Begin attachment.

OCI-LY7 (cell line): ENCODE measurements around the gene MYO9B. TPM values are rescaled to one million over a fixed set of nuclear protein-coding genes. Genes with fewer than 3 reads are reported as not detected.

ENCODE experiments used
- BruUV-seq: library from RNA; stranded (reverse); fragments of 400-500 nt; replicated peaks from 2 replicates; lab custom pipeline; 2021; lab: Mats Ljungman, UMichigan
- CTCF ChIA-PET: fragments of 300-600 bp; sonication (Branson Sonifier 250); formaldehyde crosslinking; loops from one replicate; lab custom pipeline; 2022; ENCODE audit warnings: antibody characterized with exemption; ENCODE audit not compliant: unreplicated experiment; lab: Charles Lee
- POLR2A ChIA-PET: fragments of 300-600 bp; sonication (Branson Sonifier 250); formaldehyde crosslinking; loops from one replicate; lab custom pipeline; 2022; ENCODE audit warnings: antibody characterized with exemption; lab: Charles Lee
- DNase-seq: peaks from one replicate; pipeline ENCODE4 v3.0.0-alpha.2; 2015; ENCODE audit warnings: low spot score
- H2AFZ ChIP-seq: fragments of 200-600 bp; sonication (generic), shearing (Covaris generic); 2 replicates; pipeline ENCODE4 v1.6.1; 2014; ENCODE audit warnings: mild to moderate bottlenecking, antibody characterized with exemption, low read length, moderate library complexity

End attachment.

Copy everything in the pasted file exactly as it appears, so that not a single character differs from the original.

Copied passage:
OCI-LY7 (cell line): ENCODE measurements around the gene MYO9B. TPM values are rescaled to one million over a fixed set of nuclear protein-coding genes. Genes with fewer than 3 reads are reported as not detected.

ENCODE experiments used
- BruUV-seq: library from RNA; stranded (reverse); fragments of 400-500 nt; replicated peaks from 2 replicates; lab custom pipeline; 2021; lab: Mats Ljungman, UMichigan
- CTCF ChIA-PET: fragments of 300-600 bp; sonication (Branson Sonifier 250); formaldehyde crosslinking; loops from one replicate; lab custom pipeline; 2022; ENCODE audit warnings: antibody characterized with exemption; ENCODE audit not compliant: unreplicated experiment; lab: Charles Lee
- POLR2A ChIA-PET: fragments of 300-600 bp; sonication (Branson Sonifier 250); formaldehyde crosslinking; loops from one replicate; lab custom pipeline; 2022; ENCODE audit warnings: antibody characterized with exemption; lab: Charles Lee
- DNase-seq: peaks from one replicate; pipeline ENCODE4 v3.0.0-alpha.2; 2015; ENCODE audit warnings: low spot score
- H2AFZ ChIP-seq: fragments of 200-600 bp; sonication (generic), shearing (Covaris generic); 2 replicates; pipeline ENCODE4 v1.6.1; 2014; ENCODE audit warnings: mild to moderate bottlenecking, antibody characterized with exemption, low read length, moderate library complexity